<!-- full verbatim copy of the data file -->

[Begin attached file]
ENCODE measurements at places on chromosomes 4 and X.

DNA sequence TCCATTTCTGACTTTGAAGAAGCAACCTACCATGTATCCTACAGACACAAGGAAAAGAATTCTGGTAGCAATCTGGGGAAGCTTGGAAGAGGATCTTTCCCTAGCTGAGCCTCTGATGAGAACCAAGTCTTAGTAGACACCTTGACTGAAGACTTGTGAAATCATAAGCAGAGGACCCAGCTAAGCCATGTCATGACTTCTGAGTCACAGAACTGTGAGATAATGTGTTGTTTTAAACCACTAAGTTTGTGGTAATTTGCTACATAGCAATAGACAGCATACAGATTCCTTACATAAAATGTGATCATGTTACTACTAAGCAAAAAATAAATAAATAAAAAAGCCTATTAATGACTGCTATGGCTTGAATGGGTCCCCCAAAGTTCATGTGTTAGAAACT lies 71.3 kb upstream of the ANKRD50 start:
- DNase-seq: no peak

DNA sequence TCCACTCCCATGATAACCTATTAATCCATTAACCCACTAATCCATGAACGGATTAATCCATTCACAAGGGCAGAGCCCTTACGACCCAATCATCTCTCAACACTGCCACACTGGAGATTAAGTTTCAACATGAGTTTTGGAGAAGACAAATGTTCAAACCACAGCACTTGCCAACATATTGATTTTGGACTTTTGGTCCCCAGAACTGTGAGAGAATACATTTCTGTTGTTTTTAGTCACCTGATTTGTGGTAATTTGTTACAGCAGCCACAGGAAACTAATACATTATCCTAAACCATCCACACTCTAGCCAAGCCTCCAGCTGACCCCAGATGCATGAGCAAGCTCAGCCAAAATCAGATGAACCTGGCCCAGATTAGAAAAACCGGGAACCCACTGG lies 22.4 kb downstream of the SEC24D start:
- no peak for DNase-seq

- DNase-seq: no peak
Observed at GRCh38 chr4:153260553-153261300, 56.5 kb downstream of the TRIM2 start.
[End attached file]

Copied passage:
ENCODE measurements at places on chromosomes 4 and X.

DNA sequence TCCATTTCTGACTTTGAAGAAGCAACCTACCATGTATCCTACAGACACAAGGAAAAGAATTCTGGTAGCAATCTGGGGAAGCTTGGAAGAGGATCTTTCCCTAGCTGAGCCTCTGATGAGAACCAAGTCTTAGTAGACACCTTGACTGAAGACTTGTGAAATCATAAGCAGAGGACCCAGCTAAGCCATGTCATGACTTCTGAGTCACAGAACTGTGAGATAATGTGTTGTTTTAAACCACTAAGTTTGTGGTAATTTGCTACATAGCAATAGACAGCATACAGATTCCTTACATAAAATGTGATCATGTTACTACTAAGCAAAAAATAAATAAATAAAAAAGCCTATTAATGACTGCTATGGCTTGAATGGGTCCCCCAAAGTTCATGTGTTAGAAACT lies 71.3 kb upstream of the ANKRD50 start:
- DNase-seq: no peak

DNA sequence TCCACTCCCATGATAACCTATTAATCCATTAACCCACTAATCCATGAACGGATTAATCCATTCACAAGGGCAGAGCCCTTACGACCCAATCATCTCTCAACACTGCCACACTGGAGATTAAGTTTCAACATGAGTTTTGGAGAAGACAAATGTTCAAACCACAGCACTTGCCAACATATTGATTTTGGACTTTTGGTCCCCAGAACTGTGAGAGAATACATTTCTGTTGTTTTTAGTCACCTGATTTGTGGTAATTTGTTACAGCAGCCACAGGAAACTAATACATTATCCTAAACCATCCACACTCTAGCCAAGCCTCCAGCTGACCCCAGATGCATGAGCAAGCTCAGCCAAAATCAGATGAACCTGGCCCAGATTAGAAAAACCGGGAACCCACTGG lies 22.4 kb downstream of the SEC24D start:
- no peak for DNase-seq

- DNase-seq: no peak
Observed at GRCh38 chr4:153260553-153261300, 56.5 kb downstream of the TRIM2 start.